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PeteSteffanMTECH
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Encoding interlaced video to retain proper 60i fluid motion during playback (WMP, etc..)

May 21, 2013 11:47 AM

I'm working on a small video project where the footage came to me as files off of a Canon Vixia HF R10 camcorder, with the settings set to 1440x1080 HD anamorphic (1.333), at 60i. The file format is a .mts, an MPEG2 stream. I just needed to make several quick edits and then export the video with those cuts; no other processing or changing of anything. I don't want to de-interlace it or encode in a wildly different and/or lossy format, as it needs to match other video clips from that camera as faithfully as possible.

 

So I've made the cuts in Premiere Pro CS6...what format and what settings do I need to encode this thing to meet my requirements? I tried an h.264 at a high bitrate, using all the settings I mentioned above, but upon exporting, playback in Windows Media Player shows funky field artifacts from interlacing, almost like it used the wrong field order (but every analysis said it was Upper first), or it was trying to play it in 30p instead of properly flagging to play at 60i. How can I get it to play at liquid smooth 60i in WMP just like the original files?

 

(I hope I never have to deal with anything interlaced again...such an unnecessary relic left over from the past!)

 

Thanks in advance, everyone!

 
Replies
  • Currently Being Moderated
    May 21, 2013 11:57 AM   in reply to PeteSteffanMTECH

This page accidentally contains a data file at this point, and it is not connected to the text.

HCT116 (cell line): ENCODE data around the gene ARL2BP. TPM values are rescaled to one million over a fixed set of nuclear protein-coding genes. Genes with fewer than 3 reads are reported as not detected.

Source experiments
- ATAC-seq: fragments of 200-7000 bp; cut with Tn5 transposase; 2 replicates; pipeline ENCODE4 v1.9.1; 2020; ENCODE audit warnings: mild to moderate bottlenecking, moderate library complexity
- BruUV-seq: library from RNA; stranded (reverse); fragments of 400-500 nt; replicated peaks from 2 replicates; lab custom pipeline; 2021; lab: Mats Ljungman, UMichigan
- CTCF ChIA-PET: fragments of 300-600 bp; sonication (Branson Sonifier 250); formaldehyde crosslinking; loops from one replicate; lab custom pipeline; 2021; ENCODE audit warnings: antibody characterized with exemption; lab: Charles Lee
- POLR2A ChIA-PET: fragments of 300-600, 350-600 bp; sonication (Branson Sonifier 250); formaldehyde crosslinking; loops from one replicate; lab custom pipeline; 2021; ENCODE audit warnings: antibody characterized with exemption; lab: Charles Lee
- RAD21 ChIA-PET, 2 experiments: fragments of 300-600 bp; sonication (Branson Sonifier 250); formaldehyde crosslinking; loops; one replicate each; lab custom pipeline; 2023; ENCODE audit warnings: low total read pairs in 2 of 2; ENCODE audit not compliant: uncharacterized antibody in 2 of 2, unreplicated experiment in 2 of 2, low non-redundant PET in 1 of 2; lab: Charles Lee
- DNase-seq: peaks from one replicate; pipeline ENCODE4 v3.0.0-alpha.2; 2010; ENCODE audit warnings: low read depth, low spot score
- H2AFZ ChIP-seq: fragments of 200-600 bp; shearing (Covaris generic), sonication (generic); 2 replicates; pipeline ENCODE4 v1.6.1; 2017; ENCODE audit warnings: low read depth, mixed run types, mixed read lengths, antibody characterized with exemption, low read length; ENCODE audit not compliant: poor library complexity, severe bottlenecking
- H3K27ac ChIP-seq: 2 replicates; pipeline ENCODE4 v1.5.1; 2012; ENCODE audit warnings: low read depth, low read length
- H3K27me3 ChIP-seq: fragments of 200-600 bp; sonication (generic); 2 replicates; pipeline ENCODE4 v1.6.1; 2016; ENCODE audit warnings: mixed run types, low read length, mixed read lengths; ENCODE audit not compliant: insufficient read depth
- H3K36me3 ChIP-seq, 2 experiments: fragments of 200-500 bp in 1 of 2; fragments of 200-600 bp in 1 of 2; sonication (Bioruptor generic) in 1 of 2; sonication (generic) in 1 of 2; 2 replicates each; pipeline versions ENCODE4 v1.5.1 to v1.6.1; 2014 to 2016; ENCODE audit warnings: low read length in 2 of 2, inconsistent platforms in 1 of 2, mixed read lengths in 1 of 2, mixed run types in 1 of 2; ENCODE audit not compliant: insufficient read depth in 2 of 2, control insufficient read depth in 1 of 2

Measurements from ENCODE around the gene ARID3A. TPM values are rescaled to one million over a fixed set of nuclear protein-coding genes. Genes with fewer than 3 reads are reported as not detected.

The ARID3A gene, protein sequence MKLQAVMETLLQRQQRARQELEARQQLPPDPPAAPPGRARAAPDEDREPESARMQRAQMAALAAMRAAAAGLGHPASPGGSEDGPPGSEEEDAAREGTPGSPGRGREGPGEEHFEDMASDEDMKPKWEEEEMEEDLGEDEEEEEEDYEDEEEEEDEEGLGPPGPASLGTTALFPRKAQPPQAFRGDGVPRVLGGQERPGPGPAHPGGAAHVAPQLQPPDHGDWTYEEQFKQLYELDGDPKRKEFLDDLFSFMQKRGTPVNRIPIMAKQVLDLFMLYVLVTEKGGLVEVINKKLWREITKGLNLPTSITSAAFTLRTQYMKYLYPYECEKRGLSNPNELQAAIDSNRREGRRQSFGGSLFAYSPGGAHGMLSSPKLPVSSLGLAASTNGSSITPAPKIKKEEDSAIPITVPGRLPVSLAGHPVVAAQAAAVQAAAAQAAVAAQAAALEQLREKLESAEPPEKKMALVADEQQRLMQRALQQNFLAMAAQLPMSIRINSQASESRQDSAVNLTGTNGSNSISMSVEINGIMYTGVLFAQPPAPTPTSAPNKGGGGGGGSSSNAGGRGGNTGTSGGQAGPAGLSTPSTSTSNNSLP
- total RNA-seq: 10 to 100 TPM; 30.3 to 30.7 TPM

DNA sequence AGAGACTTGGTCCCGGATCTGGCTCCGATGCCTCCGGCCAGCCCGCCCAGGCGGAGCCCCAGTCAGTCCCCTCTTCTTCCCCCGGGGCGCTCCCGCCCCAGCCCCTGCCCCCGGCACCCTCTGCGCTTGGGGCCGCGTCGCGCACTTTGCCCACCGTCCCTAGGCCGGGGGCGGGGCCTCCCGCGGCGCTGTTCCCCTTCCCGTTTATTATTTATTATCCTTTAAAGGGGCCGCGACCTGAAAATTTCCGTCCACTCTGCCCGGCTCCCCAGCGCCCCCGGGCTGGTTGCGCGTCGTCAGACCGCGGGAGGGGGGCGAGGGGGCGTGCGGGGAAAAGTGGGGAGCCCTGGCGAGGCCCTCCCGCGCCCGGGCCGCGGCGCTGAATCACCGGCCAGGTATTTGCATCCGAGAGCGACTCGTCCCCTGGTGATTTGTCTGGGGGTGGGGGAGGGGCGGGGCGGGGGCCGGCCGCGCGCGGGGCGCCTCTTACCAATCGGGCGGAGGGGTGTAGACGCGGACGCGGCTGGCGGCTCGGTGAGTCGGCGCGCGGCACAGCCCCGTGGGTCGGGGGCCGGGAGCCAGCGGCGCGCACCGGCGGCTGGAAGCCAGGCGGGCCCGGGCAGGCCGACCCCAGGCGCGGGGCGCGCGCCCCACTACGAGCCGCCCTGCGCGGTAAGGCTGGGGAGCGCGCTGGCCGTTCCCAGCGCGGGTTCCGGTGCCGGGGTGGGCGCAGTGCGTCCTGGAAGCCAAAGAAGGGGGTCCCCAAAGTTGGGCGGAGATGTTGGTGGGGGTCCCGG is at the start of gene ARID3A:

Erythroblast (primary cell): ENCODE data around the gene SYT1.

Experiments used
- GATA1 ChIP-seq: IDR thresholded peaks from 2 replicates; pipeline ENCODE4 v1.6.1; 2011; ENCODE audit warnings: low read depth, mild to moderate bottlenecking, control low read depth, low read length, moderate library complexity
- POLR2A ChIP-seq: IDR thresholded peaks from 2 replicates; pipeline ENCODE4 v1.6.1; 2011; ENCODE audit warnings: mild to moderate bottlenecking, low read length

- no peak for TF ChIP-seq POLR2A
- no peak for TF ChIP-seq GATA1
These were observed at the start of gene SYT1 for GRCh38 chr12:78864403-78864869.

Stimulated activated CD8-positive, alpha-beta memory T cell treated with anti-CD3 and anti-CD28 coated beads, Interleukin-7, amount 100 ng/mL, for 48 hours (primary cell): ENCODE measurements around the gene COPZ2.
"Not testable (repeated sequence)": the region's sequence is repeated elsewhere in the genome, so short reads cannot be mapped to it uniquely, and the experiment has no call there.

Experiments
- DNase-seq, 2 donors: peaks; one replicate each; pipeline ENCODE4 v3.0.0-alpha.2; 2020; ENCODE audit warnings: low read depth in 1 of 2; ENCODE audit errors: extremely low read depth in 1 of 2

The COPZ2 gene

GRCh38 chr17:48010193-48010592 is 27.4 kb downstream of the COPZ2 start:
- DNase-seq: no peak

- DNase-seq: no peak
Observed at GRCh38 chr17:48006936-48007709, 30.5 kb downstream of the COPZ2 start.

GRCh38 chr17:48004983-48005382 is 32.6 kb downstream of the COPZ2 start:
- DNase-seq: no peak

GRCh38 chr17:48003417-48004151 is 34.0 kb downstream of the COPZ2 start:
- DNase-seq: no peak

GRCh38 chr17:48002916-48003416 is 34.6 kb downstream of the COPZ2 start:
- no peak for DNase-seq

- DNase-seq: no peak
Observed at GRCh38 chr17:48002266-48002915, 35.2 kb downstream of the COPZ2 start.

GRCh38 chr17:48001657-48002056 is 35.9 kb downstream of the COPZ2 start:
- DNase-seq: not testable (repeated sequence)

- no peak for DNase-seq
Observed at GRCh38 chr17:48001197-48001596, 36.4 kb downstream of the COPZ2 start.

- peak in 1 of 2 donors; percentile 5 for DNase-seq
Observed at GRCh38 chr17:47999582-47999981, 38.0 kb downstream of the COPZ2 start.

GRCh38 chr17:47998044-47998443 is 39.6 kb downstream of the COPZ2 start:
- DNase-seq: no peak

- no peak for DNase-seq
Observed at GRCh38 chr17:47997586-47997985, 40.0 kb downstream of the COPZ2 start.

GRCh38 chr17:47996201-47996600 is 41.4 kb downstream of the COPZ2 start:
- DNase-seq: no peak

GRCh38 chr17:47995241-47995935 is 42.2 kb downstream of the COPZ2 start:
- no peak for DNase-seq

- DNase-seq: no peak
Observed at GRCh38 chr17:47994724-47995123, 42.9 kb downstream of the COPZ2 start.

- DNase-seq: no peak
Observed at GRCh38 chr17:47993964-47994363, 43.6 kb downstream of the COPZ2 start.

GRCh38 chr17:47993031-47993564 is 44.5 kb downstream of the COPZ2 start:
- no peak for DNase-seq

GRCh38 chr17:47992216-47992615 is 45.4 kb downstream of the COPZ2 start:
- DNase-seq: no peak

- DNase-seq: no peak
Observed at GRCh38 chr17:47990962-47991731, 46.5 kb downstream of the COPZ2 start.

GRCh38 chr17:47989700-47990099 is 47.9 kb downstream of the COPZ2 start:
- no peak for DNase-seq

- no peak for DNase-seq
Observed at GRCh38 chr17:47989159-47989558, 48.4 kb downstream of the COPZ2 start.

First, WMP is not a very good player.  KM Player and VLC are far superior.

     

    Second, viewing interlaced clips on a computer monitor will show interlacing artifacts if not deinterlaced by the player.  This is normal and nothing to worry about.

     
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    May 21, 2013 12:25 PM   in reply to PeteSteffanMTECH

    The correct settings depend on the intended use.  For further editing, you want an export that matches the original in frame size, frame rate, Pixel Aspect Ratio, and field order.  Whether or not that export also plays back on a computer is incidental.  If you want an export that plays back on a computer or for upload to the Internet, you'll want a progressive export at a matching frame rate and a 1.0 PAR, however that would not be a good choice for further editing.

     
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    May 21, 2013 12:40 PM   in reply to PeteSteffanMTECH

    we're going to be handing off the footage to someone else who may do [further editing]

     

    Well then you have your answer.

     

    "...you want an export that matches the original in frame size, frame rate, Pixel Aspect Ratio, and field order.  Whether or not that export also plays back on a computer is incidental."

     
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    May 21, 2013 12:54 PM   in reply to PeteSteffanMTECH

    if I hand this to them to play back as-is and they decide to not edit it further, it doesn't look good when played on a computer.

     

    True, but not relevant.  You need a different export for computer playback.  If you want to make sure they have something useable for both editing and computer playback, export twice and send them both.

     
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    May 30, 2013 9:41 AM   in reply to PeteSteffanMTECH